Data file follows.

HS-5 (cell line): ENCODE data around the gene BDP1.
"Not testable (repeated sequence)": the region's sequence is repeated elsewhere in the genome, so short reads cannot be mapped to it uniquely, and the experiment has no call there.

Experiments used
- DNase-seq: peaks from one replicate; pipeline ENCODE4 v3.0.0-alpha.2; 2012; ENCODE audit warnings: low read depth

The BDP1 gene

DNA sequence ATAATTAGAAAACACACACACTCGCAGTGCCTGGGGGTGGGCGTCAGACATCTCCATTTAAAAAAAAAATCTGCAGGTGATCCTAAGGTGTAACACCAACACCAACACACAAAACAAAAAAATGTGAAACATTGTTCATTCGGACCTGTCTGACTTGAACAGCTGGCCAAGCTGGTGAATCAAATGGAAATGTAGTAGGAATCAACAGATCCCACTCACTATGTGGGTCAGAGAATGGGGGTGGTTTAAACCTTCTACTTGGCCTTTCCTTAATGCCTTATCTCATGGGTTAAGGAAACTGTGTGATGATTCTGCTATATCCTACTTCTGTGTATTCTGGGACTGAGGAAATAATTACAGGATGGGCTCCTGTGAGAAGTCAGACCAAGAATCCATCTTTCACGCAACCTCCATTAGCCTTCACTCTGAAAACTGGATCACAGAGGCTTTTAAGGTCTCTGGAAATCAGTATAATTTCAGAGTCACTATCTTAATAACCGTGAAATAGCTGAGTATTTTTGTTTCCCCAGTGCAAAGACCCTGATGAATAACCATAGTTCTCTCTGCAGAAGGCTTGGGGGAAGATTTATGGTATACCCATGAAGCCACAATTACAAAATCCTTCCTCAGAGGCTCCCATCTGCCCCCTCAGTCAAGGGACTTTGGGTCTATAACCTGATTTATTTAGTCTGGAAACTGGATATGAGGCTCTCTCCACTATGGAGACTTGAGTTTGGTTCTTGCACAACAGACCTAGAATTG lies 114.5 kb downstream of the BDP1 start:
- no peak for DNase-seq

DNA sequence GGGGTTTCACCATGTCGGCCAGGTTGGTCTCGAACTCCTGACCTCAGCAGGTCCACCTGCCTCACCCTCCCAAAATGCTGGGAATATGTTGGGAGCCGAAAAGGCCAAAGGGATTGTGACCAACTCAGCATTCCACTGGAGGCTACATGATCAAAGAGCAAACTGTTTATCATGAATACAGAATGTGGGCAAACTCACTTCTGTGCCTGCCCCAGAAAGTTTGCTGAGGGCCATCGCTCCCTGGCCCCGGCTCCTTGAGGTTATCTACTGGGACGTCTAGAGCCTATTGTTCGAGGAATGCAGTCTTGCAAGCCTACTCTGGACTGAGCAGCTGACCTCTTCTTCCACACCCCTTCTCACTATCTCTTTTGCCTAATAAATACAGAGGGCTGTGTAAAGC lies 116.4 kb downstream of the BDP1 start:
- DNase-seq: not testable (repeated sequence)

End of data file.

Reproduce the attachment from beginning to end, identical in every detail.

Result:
HS-5 (cell line): ENCODE data around the gene BDP1.
"Not testable (repeated sequence)": the region's sequence is repeated elsewhere in the genome, so short reads cannot be mapped to it uniquely, and the experiment has no call there.

Experiments used
- DNase-seq: peaks from one replicate; pipeline ENCODE4 v3.0.0-alpha.2; 2012; ENCODE audit warnings: low read depth

The BDP1 gene

DNA sequence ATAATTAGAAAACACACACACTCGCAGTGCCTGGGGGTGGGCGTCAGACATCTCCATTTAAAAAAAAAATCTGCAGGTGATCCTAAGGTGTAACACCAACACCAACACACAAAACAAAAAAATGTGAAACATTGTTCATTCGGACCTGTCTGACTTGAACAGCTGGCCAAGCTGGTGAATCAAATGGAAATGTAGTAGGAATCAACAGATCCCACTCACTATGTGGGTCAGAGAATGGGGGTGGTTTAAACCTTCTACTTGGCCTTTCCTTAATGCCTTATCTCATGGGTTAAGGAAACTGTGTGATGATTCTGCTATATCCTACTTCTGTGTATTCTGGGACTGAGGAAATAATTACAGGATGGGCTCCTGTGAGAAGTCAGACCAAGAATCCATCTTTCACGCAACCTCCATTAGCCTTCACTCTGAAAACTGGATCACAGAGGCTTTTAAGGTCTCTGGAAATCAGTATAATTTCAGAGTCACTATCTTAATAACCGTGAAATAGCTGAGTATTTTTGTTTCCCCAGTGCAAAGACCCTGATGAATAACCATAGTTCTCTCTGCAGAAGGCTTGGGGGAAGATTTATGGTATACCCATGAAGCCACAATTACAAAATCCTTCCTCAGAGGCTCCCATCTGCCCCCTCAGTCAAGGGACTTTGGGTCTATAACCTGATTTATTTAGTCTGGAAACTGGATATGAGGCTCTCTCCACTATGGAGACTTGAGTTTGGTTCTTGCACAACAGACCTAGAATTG lies 114.5 kb downstream of the BDP1 start:
- no peak for DNase-seq

DNA sequence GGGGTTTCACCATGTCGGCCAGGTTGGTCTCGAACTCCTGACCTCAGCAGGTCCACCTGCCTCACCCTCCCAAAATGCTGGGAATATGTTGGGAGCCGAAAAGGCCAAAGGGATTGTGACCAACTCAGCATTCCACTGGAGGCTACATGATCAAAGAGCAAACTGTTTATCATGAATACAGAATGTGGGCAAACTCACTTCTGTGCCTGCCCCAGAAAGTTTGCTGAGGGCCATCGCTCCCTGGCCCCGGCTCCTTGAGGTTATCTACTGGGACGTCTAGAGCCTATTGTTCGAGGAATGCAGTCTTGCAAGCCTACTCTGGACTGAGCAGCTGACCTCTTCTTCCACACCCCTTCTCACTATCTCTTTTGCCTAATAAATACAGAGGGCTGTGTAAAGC lies 116.4 kb downstream of the BDP1 start:
- DNase-seq: not testable (repeated sequence)